Be it in New York City or a small town in Oklahoma, Target stores look similar in design, but not so when it comes to the way goods are stacked.
In a world where the placement of products is counted as a key driver of sales, even the positioning of a can of beans is significant. Often, the decision on where to place a product or how to highlight a brand is made halfway across the world, here in Namma Bengaluru.
At Target, decisions such as the floor plan and where to stock what are increasingly made with the help of experts in India’s technology capital. Data scientists here scan shop sales data to find patterns on customer spending and look for ways to nudge them to spend more. The team in Bengaluru also engages with the shoppers on smartphones to get them buy online from Target, rather than rival Amazon.
As the world’s largest retail companies look to tank up on technology skills to stay ahead, they are flocking to Bengaluru. Out of 25 Fortune 500 retailers, about 10 have set up technology shops in India and smaller retailers are following their larger rivals, show data from IT industry lobby Nasscom. When they are not setting up their own captive units, these retailers are working with Indian IT companies to outsource services.
The early entrants came in the mid-2000s and as they experienced success, rivals started facing the ‘peer pressure’ to join them. From US-headquartered Walmart and Target to Japan’s Rakuten and Chile’s Falabella, retailers are expanding their engineering workforce in India and even more are looking to set shop here.
“We are talking to about 80% of the top retailers, not just in the US but in Europe as well, and almost everyone is looking at setting up captives in India. They are at different stages of the plans, but three years out, I would expect about 80% of the world’s top retailers to have a presence here,” Lalit Ahuja, CEO of consultancy ANSR, told ET.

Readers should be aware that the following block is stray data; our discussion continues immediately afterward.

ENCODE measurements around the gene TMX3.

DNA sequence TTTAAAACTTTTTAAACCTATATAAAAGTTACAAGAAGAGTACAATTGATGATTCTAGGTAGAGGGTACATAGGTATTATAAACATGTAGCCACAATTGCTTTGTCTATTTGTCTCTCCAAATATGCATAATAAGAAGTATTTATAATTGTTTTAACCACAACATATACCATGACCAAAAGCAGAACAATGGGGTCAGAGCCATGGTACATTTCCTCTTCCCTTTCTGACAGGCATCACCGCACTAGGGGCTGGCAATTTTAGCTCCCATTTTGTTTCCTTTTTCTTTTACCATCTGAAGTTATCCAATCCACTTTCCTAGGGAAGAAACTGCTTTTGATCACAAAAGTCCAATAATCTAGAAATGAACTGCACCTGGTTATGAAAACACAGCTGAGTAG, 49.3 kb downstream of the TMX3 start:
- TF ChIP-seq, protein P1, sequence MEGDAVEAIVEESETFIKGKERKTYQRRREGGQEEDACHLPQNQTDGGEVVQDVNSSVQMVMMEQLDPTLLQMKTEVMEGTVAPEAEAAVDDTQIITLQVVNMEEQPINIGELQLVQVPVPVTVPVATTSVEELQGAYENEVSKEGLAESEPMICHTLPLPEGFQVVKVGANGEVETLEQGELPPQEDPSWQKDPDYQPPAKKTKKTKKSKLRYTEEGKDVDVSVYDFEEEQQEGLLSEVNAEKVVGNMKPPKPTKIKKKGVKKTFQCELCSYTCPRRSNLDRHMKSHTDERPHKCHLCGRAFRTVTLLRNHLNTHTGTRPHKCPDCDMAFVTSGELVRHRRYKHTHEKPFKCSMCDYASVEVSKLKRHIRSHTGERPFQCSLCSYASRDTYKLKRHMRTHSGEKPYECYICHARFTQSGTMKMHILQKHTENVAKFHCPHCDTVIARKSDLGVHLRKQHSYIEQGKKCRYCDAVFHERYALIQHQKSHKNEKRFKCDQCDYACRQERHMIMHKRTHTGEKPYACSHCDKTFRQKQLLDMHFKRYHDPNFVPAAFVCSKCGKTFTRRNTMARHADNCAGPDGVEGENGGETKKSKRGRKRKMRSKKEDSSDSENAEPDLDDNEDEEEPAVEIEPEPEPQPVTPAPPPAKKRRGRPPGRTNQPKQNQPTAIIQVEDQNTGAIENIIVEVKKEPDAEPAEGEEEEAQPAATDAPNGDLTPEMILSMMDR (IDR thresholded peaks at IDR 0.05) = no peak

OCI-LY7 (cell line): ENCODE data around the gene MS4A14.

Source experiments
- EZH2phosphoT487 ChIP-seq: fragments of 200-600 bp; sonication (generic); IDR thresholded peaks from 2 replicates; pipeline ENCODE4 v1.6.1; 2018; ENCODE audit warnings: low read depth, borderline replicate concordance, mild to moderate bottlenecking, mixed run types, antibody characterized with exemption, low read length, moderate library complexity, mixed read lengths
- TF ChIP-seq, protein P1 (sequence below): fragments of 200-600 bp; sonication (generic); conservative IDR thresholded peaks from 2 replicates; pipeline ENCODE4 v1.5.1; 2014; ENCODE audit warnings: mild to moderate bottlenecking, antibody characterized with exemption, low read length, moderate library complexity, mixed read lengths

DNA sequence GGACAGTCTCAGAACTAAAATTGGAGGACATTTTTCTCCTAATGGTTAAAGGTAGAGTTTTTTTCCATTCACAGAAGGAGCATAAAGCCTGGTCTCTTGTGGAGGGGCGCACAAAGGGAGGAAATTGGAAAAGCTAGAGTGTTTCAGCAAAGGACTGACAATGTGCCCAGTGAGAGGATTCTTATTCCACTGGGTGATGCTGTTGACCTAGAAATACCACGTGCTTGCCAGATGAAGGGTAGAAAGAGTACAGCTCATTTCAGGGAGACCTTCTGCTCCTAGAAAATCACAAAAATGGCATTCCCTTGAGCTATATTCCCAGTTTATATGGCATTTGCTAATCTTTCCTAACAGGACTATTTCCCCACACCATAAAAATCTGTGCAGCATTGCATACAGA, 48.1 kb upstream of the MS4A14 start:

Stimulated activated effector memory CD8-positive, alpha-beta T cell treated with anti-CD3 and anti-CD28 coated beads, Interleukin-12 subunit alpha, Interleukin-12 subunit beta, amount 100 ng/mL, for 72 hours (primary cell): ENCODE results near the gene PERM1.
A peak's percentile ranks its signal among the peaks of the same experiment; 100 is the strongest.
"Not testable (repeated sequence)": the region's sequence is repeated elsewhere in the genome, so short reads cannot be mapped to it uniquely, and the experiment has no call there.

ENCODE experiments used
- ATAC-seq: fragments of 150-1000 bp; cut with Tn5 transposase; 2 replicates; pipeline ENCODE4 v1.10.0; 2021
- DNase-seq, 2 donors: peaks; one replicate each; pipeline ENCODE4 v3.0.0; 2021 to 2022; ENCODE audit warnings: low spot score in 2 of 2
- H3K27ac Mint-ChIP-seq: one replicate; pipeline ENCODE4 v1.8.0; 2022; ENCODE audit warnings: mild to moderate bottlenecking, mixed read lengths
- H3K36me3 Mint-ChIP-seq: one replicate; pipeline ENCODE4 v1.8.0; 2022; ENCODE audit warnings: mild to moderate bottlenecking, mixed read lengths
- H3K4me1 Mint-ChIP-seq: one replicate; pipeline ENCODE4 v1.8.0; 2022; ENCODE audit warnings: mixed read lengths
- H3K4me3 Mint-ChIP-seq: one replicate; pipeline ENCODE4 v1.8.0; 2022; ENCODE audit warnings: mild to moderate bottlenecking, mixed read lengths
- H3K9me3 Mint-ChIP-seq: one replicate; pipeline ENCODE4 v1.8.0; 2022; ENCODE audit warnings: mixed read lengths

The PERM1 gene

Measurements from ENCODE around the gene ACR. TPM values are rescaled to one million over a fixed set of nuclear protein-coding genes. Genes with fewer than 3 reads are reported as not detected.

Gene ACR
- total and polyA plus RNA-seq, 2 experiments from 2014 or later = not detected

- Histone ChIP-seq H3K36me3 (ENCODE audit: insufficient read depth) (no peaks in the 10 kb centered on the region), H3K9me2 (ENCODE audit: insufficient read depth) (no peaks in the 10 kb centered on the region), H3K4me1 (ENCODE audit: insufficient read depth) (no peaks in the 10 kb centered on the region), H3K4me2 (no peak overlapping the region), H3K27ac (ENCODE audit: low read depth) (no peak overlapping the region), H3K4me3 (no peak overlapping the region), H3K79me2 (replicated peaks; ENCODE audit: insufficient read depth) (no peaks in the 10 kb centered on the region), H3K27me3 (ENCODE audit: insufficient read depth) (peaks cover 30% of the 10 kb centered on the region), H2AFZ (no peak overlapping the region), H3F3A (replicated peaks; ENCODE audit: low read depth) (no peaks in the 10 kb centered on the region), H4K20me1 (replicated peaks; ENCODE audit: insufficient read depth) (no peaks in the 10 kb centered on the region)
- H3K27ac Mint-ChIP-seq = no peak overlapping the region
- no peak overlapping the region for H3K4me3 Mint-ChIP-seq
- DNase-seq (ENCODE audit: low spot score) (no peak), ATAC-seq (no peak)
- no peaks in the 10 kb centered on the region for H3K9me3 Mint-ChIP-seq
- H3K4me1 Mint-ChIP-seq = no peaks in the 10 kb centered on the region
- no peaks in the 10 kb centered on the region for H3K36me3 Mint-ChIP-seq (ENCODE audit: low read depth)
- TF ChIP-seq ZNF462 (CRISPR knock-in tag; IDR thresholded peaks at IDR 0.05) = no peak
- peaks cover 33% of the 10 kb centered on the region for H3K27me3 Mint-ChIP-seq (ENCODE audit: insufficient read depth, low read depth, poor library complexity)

Ahuja’s firm has helped about three dozen companies set up inhouse centres in India. As many as 11 of these were in the retail sector and four in consumer products.
If the early players came looking for the technology talent that India offered, they now realise that the country has not just technology but a concentration retail expertise, he said. Others too have similar views.
“Initially, everyone saw what Amazon did and tried to replicate it. Now they want to go beyond Amazon and India has everything — digital native talent (and) a thriving retail and ecommerce market that is open to experimentation,” KS Viswanathan, vice president of industry initiatives at Nasscom, said. “The cost of failure is lower here as well.”
Amazon has had executives working on global product development for more than 12 years in India, long before the 2013 launch of its marketplace in the country.
No single company is as invested in beating Amazon as Walmart. The world’s largest retailer got its India tech foothold through an acquisition, of Kosmix which it rebranded Walmart Labs. The country is now key to its tech plans.
“We have four chief technology officers in Walmart and we meet every week and we’re constantly talking about growth plans and how many seats in Bangalore we get. Bangalore is the one place we all are. It’s serving as the seed for the new models,” Jeremy King, executive vice president and chief technology officer at Walmart, told ET. King said Walmart had begun piloting robots in stores to help clean spills and spot empty gaps on shelves.
In addition to its $19 billion acquisition of ecommerce company Flipkart and boosting talent at Walmart Labs, the Bentonville, Arkansas-based company is scouting for startups it can take over for the talent they have. ET reported that the company made its second acqui-hire, Int.AI, in India last month, as part of its plan to buy about five startups a year in the country. It even has a unit of what it calls the CIA — competitive intelligence analytics — in India to help win the global ecommerce race.